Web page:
Even from the most conservative of positions, it is undeniable that the Internet, digital databases, and blog culture have all contributed to boost architectural research, albeit outside of academic parameters. The expanded and accelerated access to information have worked together with the new sharing possibilities to foster the implementation of a researcher mentality, providing a platform where private, individual interests find a plateau and a raison d’être to be developed in varying degrees of formality. The Internet has created a scenario where everyone can become an author by being his own publisher. Blogging platforms have ended with editorial censorship, peer-revisions and the insurmountable endogamy of the publishing world, allowing us —the formerly silent audience — to put our thoughts, words and balloons out there inexpensively and — through the magic of Google search— with a potential audience of millions. This has translated into a centrifugal dissemination of the lines of research, which, through the multiplication of the agents, has also witnessed an exponential increase in the objects of research. The Internet and the blogosphere foster the research of niche interests, located in the periphery of the discipline, which are both blurring its borders and expanding its area of influence by expanding the field of what can be considered architecturally relevant.

And this simultaneous expansion and atomization of research does not limit itself to the informal area. Digital and digital networking tools are also changing the face and mechanics of academic research. Digital texts/books, search engines, and the (earlier) fusion of both in Google books unleash previously unimaginable possibilities for post-modern citacionality, providing us — as an electronic hyperbole of old quote books — with endless possibilities to find classy pearls of wisdom with which to ornate our texts. Digital tools are, in fact, giving birth to a new type: the impatient researcher, who will no longer read books from cover to cover, but rather scan through them via search engines, introducing a priori selected key words and enjoying the discovery of texts he would have never found by pre-digital means. The new tools work to endow us with the capacity to increase our scope, drawing ampler relations and providing us with a bigger big picture, even if at the price of a bigger difficulty to focus. The mediated randomness of these computerized searches, triggered and directed through statistical relational parameters, becomes, in the hands of the curious scholar, a useful tool, difficult to control but fascinating nonetheless, to discover new data and to make unexpected connections, setting the idiosyncrasy of an era of relation-based knowledge, where introspection is substituted for interconnection.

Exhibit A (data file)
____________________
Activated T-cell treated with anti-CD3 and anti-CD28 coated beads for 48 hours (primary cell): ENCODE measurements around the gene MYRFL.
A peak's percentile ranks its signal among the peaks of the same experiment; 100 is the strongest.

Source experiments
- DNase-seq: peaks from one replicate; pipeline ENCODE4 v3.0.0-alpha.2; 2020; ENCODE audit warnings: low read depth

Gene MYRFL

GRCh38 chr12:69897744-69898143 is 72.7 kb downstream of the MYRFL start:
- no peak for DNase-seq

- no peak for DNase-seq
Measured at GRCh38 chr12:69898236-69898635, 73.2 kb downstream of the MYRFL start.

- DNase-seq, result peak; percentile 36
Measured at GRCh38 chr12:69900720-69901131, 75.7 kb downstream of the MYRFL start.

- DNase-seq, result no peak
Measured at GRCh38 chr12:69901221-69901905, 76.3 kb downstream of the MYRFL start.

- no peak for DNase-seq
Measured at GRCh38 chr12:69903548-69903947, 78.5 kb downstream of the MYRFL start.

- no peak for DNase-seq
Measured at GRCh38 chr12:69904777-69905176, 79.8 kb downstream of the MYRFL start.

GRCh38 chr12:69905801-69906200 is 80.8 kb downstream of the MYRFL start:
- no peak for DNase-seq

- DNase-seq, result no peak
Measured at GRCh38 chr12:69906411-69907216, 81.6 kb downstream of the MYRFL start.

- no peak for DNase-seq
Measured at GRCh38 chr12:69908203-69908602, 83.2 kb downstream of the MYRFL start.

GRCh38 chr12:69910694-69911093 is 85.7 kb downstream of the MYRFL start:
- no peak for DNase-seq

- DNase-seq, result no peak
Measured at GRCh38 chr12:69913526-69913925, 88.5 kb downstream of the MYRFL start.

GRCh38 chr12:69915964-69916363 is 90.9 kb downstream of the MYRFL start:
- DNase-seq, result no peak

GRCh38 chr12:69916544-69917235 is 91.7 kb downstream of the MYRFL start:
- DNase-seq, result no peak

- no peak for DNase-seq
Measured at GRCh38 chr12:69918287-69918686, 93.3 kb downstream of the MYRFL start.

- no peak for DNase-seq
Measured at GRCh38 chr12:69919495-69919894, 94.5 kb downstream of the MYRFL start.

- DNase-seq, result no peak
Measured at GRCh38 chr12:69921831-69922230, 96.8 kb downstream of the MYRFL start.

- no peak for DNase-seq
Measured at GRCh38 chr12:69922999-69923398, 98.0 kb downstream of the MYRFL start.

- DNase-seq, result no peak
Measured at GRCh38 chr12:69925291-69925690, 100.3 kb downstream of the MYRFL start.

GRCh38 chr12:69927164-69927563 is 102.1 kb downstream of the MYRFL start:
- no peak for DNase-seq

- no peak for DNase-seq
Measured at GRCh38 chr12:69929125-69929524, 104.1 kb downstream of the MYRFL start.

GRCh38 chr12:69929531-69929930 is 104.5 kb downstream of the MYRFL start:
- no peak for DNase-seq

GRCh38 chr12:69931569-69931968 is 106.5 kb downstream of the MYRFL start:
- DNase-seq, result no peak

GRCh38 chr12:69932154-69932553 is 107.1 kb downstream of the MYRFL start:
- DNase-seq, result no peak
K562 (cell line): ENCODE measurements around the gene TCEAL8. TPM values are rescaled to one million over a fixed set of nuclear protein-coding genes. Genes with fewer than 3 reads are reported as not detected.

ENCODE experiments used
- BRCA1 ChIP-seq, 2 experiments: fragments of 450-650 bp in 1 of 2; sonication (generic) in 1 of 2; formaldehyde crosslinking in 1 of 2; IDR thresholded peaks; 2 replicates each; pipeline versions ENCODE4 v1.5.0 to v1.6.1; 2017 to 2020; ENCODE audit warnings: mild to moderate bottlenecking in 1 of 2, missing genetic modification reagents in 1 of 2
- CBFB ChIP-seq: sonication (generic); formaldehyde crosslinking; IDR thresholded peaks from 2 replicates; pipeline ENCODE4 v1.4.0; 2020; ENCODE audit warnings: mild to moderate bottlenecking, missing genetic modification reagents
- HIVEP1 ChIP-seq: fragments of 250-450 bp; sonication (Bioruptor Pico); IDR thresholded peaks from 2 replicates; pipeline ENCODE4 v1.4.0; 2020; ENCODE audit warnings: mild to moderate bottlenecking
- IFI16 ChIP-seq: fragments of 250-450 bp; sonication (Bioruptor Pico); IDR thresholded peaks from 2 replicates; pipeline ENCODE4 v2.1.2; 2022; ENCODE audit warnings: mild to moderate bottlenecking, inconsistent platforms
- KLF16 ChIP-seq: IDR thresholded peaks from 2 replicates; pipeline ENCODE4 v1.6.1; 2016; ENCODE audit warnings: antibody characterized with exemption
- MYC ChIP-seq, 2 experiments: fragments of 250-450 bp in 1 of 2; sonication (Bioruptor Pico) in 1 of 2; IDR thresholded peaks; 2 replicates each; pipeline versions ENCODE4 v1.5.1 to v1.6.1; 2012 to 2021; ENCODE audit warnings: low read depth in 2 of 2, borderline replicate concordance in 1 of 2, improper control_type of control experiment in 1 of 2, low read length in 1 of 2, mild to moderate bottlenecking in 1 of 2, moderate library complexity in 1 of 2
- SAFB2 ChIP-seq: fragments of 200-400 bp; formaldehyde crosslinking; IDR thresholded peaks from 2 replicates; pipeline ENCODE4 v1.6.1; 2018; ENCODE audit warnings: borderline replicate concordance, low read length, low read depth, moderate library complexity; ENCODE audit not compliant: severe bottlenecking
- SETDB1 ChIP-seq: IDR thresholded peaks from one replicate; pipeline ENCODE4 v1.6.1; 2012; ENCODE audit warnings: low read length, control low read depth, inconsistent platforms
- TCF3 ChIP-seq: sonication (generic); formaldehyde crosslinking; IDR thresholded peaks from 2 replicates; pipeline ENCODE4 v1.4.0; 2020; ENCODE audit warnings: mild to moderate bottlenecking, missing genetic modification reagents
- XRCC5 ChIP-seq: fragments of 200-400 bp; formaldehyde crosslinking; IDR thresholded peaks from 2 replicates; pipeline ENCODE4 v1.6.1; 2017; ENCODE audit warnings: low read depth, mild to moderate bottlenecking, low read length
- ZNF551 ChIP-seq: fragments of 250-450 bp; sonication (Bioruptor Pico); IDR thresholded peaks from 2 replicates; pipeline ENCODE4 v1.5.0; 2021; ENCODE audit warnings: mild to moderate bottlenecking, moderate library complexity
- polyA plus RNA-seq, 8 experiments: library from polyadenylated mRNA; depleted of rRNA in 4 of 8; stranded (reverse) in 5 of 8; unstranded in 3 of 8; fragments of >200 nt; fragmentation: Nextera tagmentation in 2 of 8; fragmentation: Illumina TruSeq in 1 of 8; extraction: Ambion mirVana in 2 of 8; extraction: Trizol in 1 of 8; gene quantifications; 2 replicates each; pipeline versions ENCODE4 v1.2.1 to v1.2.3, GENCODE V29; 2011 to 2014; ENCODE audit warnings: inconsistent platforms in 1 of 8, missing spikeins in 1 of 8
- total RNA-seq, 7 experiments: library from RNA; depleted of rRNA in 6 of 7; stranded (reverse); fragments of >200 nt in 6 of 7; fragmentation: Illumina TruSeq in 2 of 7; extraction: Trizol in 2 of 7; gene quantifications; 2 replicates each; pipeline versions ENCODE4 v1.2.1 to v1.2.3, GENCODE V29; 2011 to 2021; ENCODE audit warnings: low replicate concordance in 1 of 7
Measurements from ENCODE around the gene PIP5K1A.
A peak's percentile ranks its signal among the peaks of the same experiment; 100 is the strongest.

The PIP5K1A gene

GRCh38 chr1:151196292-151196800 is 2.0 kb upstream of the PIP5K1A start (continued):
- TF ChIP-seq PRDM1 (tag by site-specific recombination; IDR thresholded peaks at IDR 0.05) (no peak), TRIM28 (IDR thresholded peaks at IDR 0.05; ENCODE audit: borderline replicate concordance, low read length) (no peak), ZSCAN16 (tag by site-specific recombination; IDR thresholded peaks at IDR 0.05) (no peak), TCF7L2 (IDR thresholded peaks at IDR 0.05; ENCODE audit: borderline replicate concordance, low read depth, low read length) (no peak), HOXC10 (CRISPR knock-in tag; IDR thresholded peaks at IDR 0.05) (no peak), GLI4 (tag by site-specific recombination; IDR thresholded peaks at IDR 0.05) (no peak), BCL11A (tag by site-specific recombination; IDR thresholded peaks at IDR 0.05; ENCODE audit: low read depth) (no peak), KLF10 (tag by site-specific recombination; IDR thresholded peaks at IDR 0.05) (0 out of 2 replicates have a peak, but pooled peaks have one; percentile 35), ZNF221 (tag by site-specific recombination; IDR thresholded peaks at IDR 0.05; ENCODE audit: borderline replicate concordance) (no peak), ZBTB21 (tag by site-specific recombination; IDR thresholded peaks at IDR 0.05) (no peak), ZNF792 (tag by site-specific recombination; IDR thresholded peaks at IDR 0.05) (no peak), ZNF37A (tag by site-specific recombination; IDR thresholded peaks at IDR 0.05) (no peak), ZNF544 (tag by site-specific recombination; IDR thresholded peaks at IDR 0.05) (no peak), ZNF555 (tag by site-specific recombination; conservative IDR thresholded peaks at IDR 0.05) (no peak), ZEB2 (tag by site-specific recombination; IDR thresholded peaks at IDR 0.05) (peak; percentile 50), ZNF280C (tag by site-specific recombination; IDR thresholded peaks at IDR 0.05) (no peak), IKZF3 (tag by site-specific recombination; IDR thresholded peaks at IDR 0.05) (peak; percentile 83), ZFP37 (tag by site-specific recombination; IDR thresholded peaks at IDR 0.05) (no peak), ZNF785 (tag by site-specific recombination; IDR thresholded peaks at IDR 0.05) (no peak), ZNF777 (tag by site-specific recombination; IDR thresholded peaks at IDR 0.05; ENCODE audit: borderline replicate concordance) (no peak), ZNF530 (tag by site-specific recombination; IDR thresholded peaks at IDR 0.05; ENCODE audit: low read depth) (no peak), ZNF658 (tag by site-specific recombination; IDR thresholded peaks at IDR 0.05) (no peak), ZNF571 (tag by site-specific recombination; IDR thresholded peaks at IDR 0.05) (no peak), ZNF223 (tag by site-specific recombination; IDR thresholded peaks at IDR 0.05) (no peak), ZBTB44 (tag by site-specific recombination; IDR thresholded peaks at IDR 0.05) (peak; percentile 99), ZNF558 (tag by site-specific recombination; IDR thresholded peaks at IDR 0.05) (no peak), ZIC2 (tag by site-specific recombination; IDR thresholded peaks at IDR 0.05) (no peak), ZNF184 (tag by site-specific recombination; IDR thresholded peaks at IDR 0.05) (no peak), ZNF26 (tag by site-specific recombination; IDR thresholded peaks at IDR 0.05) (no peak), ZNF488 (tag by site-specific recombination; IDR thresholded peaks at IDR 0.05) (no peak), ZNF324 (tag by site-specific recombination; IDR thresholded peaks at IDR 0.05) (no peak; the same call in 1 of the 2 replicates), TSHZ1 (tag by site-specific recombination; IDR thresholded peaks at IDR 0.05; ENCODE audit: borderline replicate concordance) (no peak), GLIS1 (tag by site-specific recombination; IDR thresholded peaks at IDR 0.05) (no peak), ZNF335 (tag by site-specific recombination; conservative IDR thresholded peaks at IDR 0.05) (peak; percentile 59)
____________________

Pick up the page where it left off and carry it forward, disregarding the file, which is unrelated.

Inevitably, this also fosters a parallel loss of context, of the environmental compound of data and argumentation that comes with the careful dissection of texts, implementing a rather formalist approach towards knowledge that can easily distort meaning by ignoring the accumulated notations that surround the individual pieces of information. The Internet, via search engines, is an enormous quote-book that fosters the dissemination of catchphrases, turning conclusions into attractive straplines at the price of isolating them. Carefully going through entire texts looking for the desired passage has historically been a way to better understand and apprehend the concepts contained in them, but not only that, it has also been an invaluable source for intellectual strategies that shape the inquisitive mind; argumentative depths that are lost in hyper-reading, where accumulation replaces articulation and (the need for) close-attention. As some apocalyptics are eager to point out, along with the undeniable inflation of the informational mass brought by the digital über-network, also comes an inevitable deflation in the quality of information. Today, news is tweeted, repeated, and forwarded one and a hundred times so that the diversity brought about by the Internet is also paralleled by overwhelming repetition and iterative distortion. The capacity for immediate — and anonymous — publishing has also prompted the preeminence of commentary and opinion over analytic introspection and, while this is not necessarily bad in itself, it does multiply some annoying side effects: fast-paced production and anonymity have decreased the need for rigorous citation and contrasting, and while one can certainly appreciate the unexpected dadaist deconstructions caused by the malicious sabotage of Wikipedia [1], this latitude in the treatment of information certainly entails some perils. On the other hand, constant and thoughtless opinionation more frequently than not substitutes logical discussion for a repetition of mantras that allowed Robert Wilensky to enunciate a famous revision/reversion of the infinite monkey theorem that becomes particularly true: “… “We’ve all heard that a million monkeys banging on a million typewriters will eventually reproduce the entire works of Shakespeare. Now, thanks to the Internet, we know this is not true.